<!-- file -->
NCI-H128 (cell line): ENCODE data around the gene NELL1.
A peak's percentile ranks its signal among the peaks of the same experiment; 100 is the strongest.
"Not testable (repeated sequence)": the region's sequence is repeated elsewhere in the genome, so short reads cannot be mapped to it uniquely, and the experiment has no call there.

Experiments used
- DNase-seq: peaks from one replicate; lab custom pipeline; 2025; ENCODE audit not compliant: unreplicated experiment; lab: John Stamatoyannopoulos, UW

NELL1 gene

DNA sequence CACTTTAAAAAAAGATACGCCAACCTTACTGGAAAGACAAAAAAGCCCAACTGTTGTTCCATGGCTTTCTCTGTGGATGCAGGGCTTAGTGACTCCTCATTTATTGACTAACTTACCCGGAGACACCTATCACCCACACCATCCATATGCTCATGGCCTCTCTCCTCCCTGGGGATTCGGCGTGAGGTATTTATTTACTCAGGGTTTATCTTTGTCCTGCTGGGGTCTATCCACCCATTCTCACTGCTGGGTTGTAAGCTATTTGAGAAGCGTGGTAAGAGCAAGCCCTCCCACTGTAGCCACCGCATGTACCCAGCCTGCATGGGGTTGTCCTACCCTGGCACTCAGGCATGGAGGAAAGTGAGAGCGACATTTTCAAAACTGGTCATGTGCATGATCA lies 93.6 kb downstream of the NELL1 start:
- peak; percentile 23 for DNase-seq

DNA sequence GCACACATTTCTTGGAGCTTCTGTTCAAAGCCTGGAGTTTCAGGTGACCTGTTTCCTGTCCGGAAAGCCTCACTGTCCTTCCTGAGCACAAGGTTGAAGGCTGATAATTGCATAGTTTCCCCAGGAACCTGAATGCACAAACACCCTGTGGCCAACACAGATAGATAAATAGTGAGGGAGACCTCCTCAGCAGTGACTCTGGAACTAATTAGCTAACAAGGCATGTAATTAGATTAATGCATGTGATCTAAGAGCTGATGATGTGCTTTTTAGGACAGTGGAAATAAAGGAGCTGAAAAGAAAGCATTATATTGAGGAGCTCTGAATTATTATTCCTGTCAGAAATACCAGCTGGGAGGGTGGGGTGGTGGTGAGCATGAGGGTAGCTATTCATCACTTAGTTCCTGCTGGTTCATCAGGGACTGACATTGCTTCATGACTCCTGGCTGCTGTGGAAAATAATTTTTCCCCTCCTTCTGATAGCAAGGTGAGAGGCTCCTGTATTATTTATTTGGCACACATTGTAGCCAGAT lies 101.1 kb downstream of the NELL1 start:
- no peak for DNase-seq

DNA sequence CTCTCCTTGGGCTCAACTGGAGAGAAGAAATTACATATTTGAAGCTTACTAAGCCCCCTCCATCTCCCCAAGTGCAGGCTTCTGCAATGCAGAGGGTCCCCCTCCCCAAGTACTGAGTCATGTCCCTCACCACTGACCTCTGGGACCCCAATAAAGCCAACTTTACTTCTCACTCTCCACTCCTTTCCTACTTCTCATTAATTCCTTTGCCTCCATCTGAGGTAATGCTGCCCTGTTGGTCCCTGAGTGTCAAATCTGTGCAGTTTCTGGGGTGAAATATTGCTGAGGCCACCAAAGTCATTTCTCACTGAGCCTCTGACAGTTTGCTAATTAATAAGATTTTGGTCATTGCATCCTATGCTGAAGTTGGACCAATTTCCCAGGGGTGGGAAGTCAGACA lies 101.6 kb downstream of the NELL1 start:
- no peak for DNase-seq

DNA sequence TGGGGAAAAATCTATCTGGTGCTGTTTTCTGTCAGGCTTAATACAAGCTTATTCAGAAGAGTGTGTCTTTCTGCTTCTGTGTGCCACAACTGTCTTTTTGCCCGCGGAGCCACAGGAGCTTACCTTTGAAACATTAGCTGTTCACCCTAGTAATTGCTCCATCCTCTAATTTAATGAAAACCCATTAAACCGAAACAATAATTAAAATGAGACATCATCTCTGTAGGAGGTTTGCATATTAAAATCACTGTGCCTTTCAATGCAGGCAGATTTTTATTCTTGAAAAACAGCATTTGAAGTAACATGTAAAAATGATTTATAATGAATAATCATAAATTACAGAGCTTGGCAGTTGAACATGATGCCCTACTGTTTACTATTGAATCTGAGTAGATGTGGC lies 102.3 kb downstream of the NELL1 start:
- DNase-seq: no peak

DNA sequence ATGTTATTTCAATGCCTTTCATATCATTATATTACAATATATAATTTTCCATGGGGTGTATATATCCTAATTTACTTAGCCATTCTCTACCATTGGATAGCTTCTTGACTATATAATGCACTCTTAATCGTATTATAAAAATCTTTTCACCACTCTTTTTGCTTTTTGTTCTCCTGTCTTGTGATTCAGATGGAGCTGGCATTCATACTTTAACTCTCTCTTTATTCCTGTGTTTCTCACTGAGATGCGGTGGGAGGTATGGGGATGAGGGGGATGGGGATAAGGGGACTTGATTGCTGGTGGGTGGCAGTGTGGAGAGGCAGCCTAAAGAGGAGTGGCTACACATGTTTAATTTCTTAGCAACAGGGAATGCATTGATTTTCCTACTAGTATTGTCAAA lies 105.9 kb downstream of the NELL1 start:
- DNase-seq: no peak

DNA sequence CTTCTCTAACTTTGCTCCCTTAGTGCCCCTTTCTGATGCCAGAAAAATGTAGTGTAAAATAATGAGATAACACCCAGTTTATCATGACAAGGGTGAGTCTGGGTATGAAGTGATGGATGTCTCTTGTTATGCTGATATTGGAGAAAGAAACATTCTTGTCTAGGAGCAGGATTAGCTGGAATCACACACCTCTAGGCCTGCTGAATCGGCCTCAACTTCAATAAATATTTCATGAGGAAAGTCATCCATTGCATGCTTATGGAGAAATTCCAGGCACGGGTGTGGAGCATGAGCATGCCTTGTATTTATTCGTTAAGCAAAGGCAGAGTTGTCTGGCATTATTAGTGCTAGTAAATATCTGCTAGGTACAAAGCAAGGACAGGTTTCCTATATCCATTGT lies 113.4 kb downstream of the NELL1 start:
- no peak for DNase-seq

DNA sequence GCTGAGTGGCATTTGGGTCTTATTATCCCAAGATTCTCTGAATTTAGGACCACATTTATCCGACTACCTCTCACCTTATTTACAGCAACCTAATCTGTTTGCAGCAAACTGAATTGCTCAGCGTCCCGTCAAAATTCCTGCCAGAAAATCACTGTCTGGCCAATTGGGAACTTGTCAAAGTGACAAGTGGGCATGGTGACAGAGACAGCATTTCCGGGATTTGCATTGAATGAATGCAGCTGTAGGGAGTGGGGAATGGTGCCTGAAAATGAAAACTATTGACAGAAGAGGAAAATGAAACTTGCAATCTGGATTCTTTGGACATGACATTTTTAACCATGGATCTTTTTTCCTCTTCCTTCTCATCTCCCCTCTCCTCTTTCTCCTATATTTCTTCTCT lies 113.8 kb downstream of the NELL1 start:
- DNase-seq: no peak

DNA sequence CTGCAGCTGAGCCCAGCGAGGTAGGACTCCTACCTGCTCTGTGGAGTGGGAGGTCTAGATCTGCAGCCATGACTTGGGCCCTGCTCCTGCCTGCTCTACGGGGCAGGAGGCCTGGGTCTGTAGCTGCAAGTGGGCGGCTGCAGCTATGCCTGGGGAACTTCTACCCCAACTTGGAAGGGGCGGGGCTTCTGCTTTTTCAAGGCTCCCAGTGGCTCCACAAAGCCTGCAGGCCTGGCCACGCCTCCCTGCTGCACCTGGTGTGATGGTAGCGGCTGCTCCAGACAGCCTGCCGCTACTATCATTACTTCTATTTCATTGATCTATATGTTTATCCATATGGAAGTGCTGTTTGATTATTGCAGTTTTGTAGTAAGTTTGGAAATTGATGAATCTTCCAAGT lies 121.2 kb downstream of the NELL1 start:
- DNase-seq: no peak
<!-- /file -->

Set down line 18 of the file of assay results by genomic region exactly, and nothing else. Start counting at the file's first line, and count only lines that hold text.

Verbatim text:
- no peak for DNase-seq